Workplace Health Management (WHM) There are four key components of workplace health management:
- Occupational Health and Safety
- Workplace Health Promotion
- Social and lifestyle determinants of health
- Environmental Health Management
In the past policy was frequently driven strictly by compliance with legislation. In the new approach to workplace health management, policy development is driven by both legislative requirements and by health targets set on a voluntary basis by the working community within each industry. In order to be effective Workplace Health Management needs to be based on knowledge, experience and practice accumulated in three disciplines: occupational health, workplace health promotion and environmental health. It is important to see WHM as a process not only for continuous improvement and health gain within the company, but also as framework for involvement among various agencies in the community. It offers a platform for co-operation between the local authorities and business leaders on community development through the improvement of public and environmental health.
The Healthy Workplace setting – a cornerstone of the Community Action Plan.
The Luxembourg Declaration of the European Union Network for Workplace Health Promotion defined WHP as the combined effort of employers, employees and society to improve the health and well-being of people at work
This can be achieved through a combination of:
- Improving the work organization and the working environment
- Promoting active participation of employees in health activities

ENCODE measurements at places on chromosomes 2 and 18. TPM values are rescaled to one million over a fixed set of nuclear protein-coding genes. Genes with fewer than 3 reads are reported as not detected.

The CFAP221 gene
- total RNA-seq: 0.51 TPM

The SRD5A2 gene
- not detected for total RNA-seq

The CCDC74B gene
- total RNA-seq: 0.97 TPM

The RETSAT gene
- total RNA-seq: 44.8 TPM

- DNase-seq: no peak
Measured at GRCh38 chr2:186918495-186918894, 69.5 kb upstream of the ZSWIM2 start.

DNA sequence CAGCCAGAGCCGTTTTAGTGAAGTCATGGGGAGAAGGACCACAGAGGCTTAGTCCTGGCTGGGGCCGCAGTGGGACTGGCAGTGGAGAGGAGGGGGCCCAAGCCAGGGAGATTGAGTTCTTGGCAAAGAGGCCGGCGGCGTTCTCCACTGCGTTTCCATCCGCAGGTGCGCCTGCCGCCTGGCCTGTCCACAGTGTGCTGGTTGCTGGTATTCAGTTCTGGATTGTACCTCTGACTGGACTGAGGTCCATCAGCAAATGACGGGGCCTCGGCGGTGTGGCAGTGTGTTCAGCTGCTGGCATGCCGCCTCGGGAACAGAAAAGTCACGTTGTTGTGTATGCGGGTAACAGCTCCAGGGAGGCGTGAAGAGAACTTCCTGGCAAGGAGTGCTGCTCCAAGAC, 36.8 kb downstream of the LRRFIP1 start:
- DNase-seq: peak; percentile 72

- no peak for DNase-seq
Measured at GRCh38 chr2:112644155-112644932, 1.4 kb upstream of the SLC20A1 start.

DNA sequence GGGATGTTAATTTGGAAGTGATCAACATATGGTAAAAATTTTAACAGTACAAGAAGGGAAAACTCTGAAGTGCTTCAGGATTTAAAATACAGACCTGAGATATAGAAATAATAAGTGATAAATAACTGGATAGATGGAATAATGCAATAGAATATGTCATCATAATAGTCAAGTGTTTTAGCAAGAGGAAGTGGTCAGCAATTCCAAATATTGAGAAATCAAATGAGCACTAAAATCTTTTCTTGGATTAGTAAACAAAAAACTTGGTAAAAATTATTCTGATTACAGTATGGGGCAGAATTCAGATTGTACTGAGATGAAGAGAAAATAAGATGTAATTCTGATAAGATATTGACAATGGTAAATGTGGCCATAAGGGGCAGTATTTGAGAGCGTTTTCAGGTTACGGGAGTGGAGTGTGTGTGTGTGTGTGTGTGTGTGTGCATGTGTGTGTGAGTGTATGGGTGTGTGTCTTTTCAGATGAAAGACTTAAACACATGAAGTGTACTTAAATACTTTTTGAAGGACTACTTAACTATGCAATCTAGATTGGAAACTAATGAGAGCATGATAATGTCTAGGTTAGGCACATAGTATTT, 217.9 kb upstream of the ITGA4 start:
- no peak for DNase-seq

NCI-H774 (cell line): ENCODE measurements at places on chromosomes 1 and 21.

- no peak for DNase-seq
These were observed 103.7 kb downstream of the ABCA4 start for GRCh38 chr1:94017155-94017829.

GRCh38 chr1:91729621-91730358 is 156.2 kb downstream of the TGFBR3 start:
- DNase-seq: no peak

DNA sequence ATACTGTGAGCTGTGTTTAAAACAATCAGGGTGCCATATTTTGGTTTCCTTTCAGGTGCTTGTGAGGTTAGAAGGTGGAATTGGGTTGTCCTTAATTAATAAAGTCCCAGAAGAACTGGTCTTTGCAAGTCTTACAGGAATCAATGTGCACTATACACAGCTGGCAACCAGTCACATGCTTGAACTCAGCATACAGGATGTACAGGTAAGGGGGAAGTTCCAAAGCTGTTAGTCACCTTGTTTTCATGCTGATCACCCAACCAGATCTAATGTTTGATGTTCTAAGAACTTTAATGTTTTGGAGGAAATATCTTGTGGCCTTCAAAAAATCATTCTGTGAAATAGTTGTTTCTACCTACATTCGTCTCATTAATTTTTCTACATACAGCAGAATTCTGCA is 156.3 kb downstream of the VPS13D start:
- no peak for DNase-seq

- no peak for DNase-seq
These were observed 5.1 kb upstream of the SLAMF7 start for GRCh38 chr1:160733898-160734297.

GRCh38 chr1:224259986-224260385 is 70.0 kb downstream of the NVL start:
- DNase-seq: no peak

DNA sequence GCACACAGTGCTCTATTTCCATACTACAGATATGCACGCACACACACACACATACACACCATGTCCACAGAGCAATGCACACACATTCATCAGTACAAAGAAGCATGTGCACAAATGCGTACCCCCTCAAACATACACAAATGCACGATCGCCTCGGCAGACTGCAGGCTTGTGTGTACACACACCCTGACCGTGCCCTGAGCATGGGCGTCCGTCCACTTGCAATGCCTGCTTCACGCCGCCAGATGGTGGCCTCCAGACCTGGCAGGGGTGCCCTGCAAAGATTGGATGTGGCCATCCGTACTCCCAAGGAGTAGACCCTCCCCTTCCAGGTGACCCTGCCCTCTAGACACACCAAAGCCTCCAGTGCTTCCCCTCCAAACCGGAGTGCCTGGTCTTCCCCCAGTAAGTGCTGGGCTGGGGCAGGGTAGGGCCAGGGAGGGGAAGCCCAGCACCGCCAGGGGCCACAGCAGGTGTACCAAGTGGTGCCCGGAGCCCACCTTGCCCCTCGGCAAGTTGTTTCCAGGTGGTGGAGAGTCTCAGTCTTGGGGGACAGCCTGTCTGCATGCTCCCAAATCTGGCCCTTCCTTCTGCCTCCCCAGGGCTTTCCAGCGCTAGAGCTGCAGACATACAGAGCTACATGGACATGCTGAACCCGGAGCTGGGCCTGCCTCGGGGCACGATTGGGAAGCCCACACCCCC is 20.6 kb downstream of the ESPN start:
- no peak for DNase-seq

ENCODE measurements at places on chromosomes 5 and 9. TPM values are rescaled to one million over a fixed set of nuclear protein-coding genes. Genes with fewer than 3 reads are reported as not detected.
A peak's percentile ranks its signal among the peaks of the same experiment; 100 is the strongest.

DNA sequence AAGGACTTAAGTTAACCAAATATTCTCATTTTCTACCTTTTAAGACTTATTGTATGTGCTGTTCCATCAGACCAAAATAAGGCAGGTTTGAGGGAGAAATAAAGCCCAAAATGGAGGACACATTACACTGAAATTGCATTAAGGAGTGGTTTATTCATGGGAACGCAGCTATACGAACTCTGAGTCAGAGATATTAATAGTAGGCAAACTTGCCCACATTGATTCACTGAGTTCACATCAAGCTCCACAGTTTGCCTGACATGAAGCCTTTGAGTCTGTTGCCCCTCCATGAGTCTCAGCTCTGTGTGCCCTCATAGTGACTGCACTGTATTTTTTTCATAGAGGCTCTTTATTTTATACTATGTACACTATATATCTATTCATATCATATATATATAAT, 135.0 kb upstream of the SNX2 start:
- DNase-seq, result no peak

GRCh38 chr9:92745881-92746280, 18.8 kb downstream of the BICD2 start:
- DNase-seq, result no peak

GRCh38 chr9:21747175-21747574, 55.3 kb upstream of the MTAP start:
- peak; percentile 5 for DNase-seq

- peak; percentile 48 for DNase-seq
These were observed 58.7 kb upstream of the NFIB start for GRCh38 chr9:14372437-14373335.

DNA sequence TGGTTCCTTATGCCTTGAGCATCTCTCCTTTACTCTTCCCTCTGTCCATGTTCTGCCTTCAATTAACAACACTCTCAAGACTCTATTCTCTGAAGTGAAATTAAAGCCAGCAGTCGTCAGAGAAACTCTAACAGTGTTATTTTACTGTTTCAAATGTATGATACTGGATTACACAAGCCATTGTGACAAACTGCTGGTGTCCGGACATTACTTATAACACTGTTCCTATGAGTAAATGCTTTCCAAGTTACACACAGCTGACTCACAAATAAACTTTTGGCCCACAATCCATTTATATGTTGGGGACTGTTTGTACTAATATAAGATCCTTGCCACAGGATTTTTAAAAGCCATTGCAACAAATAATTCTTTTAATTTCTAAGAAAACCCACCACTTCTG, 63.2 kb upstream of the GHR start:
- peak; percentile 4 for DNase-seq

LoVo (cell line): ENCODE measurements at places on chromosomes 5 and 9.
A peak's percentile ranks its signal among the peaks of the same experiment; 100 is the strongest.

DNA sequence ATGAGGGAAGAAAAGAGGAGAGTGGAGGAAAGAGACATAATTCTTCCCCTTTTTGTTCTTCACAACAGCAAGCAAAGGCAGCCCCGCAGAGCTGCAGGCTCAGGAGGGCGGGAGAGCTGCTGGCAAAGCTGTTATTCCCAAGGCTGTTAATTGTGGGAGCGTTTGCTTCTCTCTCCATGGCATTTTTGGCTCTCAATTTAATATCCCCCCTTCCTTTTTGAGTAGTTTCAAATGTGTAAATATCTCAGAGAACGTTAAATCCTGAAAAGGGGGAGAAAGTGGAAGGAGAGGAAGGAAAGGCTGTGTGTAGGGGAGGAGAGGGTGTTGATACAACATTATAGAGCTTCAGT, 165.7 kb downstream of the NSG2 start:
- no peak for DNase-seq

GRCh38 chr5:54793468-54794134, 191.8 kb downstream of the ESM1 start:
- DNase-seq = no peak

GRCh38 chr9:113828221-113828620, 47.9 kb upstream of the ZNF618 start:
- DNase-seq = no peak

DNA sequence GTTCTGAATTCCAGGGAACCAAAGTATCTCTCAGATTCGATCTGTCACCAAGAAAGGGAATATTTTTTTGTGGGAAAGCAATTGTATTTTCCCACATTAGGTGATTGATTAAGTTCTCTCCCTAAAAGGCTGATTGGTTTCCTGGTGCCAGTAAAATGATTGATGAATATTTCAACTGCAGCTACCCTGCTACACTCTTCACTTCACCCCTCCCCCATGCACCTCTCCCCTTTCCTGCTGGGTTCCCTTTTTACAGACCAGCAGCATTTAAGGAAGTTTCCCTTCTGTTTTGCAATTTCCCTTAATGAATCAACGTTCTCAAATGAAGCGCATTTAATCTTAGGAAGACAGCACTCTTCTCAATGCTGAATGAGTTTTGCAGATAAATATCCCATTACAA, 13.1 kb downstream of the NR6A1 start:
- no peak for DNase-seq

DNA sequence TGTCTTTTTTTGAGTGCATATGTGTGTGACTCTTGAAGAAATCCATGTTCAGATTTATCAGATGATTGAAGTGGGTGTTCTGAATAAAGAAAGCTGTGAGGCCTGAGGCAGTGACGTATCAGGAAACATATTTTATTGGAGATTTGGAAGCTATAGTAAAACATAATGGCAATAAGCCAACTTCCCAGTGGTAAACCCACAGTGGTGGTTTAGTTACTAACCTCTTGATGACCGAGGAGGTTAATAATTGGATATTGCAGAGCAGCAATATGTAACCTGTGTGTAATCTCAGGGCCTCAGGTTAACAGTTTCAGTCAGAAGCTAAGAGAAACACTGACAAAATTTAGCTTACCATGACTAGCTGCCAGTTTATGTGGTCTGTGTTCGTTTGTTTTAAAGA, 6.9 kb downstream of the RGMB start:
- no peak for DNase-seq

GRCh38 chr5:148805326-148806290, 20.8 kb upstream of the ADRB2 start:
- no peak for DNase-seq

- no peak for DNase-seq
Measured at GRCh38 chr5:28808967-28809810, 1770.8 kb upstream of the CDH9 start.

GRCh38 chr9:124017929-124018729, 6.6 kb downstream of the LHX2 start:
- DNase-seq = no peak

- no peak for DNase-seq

- Encouraging personal development
Workplace health promotion is seen in the EU network Luxembourg Declaration as a modern corporate strategy which aims at preventing ill-health at work and enhancing health planning potential and well-being in the work. Documented benefits for workplace programs include reduced abseteeism, reduced cardiovascular risk, reduced health care claims, reduced staff turnover, reduced musculoskeletal injuries, increased productivity, increased organizational effectiveness and the potential of a return on investment.
However, many of these improvements require the sustained involvements of employees, employers and society in the activities required to make a difference. This is achieved through the empowerment of employees enabling them to make decisions about their own health. Occupational Health Advisors (OHA) are well placed to carry out needs assessment for health promotion initiatives with the working populations that serve, to prioritize these initiatives alongside other occupational health and safety initiatives which may be underway, and to coordinate the activities at the enterprise level to ensure that initiatives which are planned are delivered. In the past occupational health services have been involved in the assessment of fitness to work and in assessing levels of disability for insurance purposes for many years.
The concept of maintaining working ability, in the other healthy working population, has been developed by some innovative occupational health services. In some cases these efforts have been developed in response to the growing challenge caused by the aging work and the ever-increasing cost of social security. OHA's have often been at the forefront of these developments.
There is a need to develop further the focus of all occupational health services to include efforts to maintain work ability and to prevent …